Here’s a Newsweek.com bloggy profile hailing the tough-to-dispute successes of a leading nemesis climate progress, Marc Morano of ClimateDepot.com:
With “Climategate”—the release last month of thousands of hacked e-mails showing debate about climate change may have been stifled—[Morano] is now getting more attention than ever before. As of last Friday, according to one the many e-mails this—and probably most—reporters get, he’s currently stationed at ground zero of the climate-change debate, Copenhagen, which he points out in e-mails, “is extremely cold.” (Several independent reviews of the hacked e-mails conclude that some scientists were engaging in embarrassing and at times unethical discussions, but the scientific consensus showing anthropogenic global warming was neither compromised nor fabricated).
He has been on countless news shows lately, including the BBC and CNN where he’s engaged in what he described to me as “lively and hostile debates.” He’s also appeared on the national radio shows of Sean Hannity, Fred Thomspon, and Lars Larsen. One of his fans (and a former boss of Morano’s) is Rush Limbaugh, who last month inadvertently shut down Morano’s site by urging listeners to follow his coverage of Climategate. The race to Morano’s site came after Rush gave this blessing: “Morano’s probably single-handedly, in a civilian sense, the guy─other than me, of course─doing a better job of ringing the bells alarming people of what’s going on here.”
Rush is absolutely right. The two of them are driving waves of outrage against climate scientists that are significantly influencing the media and thus, probably, public opinion. And there is, in my mind, little effective counter.
It is clear that the GOP now has a new denial spokesperson–Marsha Blackburn of Tennessee. I already blogged her misleading radio address on “ClimateGate” and Copenhagen; now, watch her in this CNN debate with Ed Markey:
It’s all here, folks: We’ve got the massive over-interpretation of “ClimateGate”, global cooling claims (both about the 1970s and about the present), the assertion that “climate change is cyclical,” that it is “unsettled science” and “it depends on whose science you’re looking at,” and so forth. It’s bad, bad news.
Blackburn is quickly becoming the new James Inhofe….
A few days ago I changed my facebook photo to feature Neytiri, a central character from James Cameron’s much anticipated new film Avatar. Displaying an ‘avatar‘ as my avatar seemed funny, but to my surprise, several ‘friends’ emailed puzzled over the switch. And while a simple facebook pic requires no explanation, it’s good reason to bring up the movie, which looks visually spectacular with an intriguing story to boot. Over at The New Yorker:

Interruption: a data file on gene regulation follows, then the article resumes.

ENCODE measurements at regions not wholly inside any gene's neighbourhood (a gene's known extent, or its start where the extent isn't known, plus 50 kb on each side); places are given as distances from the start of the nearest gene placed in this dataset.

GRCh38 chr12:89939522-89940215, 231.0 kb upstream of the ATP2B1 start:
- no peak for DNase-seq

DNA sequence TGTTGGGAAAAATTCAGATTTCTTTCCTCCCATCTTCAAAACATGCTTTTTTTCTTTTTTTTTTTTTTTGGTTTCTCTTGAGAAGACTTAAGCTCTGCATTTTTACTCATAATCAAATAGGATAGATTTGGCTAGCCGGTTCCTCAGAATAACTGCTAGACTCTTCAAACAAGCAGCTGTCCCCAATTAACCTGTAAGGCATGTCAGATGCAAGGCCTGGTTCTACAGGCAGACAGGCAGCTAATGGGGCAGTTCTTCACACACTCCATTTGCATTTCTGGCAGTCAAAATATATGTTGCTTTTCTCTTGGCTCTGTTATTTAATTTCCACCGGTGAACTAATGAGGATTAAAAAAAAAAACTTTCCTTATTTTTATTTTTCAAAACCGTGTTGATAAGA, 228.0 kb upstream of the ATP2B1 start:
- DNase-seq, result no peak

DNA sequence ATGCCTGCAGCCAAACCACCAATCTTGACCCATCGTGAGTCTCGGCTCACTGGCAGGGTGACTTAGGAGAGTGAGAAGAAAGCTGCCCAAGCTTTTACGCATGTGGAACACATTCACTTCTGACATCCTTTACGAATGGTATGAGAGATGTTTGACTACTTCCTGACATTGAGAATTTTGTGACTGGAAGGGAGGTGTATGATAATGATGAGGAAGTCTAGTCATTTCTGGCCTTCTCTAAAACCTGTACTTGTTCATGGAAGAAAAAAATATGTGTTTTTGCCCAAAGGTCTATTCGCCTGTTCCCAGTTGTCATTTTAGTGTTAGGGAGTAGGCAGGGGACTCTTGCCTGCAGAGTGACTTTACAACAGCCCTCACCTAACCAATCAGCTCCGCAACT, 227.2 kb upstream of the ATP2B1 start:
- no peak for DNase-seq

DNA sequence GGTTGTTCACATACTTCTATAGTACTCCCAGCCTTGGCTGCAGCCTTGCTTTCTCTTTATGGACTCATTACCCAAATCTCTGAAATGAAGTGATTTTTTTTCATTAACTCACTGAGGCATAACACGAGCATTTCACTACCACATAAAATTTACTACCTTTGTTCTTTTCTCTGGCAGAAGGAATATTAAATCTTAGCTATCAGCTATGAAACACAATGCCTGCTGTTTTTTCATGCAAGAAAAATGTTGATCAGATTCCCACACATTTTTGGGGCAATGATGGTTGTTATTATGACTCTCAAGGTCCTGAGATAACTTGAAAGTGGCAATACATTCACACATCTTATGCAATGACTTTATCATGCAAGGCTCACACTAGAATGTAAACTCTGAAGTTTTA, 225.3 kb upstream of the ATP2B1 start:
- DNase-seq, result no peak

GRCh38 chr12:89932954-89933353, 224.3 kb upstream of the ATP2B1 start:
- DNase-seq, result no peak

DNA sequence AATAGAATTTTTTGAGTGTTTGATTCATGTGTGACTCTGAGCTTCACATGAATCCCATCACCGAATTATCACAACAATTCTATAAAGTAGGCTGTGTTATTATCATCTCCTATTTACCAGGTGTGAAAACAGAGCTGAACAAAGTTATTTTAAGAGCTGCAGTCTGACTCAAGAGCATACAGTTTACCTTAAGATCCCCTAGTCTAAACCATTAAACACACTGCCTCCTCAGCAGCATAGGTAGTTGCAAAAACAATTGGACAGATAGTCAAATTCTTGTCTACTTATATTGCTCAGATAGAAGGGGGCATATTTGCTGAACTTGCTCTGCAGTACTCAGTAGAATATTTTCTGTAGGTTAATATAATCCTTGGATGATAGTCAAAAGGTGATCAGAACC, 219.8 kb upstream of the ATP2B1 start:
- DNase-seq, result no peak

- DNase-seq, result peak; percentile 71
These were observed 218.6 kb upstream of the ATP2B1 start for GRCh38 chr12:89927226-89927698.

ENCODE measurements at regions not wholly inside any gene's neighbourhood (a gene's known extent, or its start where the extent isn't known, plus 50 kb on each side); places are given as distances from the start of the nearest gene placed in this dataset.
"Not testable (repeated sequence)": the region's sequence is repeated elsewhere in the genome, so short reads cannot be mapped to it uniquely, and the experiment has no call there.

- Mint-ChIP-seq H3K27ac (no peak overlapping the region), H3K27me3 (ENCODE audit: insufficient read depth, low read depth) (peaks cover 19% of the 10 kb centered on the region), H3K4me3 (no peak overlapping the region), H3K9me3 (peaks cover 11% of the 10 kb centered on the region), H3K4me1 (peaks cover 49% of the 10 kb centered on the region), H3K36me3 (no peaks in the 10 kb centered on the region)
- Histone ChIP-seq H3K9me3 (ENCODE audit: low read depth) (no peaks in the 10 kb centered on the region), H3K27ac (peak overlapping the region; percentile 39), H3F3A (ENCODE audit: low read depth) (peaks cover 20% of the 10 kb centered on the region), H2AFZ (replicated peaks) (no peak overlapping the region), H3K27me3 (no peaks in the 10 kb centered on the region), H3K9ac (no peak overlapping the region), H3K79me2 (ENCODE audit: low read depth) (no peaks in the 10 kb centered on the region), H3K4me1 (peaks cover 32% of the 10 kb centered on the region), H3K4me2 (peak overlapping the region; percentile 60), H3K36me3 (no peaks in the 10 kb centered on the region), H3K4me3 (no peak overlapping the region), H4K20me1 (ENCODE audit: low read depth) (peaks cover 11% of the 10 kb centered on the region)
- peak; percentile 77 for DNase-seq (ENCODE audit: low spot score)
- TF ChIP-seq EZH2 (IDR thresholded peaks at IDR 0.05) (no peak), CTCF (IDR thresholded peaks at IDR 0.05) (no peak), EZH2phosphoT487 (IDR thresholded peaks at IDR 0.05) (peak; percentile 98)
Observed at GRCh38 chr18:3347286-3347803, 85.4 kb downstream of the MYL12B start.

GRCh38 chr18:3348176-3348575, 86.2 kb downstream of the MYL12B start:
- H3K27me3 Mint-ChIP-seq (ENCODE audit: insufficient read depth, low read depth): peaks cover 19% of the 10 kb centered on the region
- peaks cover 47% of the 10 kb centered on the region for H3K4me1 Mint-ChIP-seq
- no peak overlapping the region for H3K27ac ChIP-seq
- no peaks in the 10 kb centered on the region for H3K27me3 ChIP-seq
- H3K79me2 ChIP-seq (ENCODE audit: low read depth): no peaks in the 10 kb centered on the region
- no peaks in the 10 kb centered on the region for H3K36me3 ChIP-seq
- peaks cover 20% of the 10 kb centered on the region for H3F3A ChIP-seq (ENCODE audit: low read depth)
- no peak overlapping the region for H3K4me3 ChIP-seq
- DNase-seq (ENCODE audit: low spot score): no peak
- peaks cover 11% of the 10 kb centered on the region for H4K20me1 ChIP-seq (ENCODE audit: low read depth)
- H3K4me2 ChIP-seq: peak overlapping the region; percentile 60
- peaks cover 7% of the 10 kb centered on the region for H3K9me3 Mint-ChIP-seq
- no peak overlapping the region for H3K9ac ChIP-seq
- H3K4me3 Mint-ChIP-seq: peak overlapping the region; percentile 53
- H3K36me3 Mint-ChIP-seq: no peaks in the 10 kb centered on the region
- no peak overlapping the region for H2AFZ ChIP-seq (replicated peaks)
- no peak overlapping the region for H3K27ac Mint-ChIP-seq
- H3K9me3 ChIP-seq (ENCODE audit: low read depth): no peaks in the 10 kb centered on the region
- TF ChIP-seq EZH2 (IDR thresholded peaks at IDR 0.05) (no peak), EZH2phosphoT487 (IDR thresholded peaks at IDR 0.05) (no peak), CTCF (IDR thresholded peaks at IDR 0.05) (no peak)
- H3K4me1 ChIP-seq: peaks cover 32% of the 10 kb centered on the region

James Cameron’s “Avatar” is the most beautiful film I’ve seen in years. Amid the hoopla over the new power of 3-D as a narrative form, and the excitement about the complicated mix of digital animation and live action that made the movie possible, no one should ignore how lovely “Avatar” looks, how luscious yet freewheeling, bounteous yet strange. As Cameron surges through the picture plane, brushing past tree branches, coursing alongside foaming-mouthed creatures, we may be overcome by an uncanny sense of emerging, becoming, transcending—a sustained mood of elation produced by vaulting into space.
I’m very much looking forward to the premiere and extremely curious to see how Cameron and his team imagined this other world called ‘Pandora’ and its Na’vi inhabitants. What can I say… the science geek in me just loves the possibilities! There’s already a community blog and lots of enticing reviews around the interwebs.
While I don’t catch many films this days, you bet I’ll be buying tickets for Avatar in 3D. Who’s with me?
Discover is a science magazine. DiscoverBlogs is a science blogging site. And as far as I can see, pretty much everybody here accepts the well established scientific consensus on global warming, which is that it is real and human caused.
Whenever I blog about the matter, though, there is always a cascade of denialist/skeptic comments, frequently of enough magnitude to overwhelm the pro-science commenters. That cascade has been particularly pronounced as I’ve blogged more and more about “ClimateGate,” but it has been a smouldering fire for a long time. And as far as I can tell, although we have gotten some anti-climate science links, such as from Morano, they are not sufficient to explain the phenomenon.
So here’s my somewhat befuddled and honestly, generally curious question–and I really don’t have an answer to it–do a lot of regular online readers of Discover doubt the science of global warming? Or, alternatively, are a lot of the “skeptics” that we’re getting here non-regular readers who are coming from elsewhere for some reason?
There isn’t a nation on the planet where the evidence of the impacts of climate change isn’t mounting. Frankly, those who look for any excuse to continue challenging the science have a fundamental responsibility which they have never fulfilled: Prove us wrong or stand down. Prove that the pollution we put in the atmosphere is not having the harmful effect we know it is. Tell us where the gases go and what they do. Pony up one single, cogent, legitimate, scholarly analysis. Prove that the ocean isn’t actually rising; prove that the ice caps aren’t melting, that deserts aren’t expanding. And prove that human beings have nothing to do with any of it. And by the way — good luck!
Ladies and Gentlemen: Here in Copenhagen, now and forever, amateur hour is over. It’s time for science fact to trump science fiction.
Amen. These tough words are totally justified, especially in light of the new extremes that climate denialism has reached lately.